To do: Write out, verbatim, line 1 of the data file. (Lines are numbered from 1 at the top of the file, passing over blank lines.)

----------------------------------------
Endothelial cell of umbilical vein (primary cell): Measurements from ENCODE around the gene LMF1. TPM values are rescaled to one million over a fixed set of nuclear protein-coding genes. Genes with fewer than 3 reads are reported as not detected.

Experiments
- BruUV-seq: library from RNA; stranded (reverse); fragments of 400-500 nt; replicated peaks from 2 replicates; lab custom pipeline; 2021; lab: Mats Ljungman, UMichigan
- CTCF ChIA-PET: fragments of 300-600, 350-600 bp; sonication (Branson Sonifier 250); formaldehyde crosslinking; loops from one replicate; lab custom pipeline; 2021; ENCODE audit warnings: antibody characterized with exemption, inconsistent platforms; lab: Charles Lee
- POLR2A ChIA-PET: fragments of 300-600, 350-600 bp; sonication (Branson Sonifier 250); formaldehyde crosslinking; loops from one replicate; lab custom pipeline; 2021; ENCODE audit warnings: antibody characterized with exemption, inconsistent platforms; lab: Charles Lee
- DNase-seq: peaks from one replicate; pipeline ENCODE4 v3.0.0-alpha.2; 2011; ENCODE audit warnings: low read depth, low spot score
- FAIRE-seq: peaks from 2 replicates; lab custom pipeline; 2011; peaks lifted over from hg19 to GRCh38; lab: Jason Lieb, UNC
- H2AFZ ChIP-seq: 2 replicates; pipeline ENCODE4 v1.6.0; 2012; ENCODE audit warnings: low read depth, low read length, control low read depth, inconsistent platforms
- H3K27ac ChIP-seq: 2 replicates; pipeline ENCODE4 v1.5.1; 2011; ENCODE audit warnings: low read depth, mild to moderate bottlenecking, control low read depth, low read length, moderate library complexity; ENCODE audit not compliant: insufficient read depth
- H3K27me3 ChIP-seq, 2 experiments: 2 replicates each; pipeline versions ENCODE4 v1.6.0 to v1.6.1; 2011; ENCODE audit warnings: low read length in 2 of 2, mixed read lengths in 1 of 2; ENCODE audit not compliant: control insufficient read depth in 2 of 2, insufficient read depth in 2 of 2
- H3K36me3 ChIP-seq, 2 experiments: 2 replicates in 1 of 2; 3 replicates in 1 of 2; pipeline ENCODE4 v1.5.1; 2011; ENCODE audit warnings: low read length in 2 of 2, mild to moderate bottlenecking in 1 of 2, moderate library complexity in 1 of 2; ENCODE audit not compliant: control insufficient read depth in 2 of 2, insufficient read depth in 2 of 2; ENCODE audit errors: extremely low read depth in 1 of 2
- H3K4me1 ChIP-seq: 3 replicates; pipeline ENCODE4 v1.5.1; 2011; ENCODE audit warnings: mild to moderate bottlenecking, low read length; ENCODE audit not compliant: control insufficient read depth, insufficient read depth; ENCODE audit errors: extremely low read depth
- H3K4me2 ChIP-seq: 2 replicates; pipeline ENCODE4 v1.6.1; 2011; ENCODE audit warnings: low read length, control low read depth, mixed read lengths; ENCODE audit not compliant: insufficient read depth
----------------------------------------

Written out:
Endothelial cell of umbilical vein (primary cell): Measurements from ENCODE around the gene LMF1. TPM values are rescaled to one million over a fixed set of nuclear protein-coding genes. Genes with fewer than 3 reads are reported as not detected.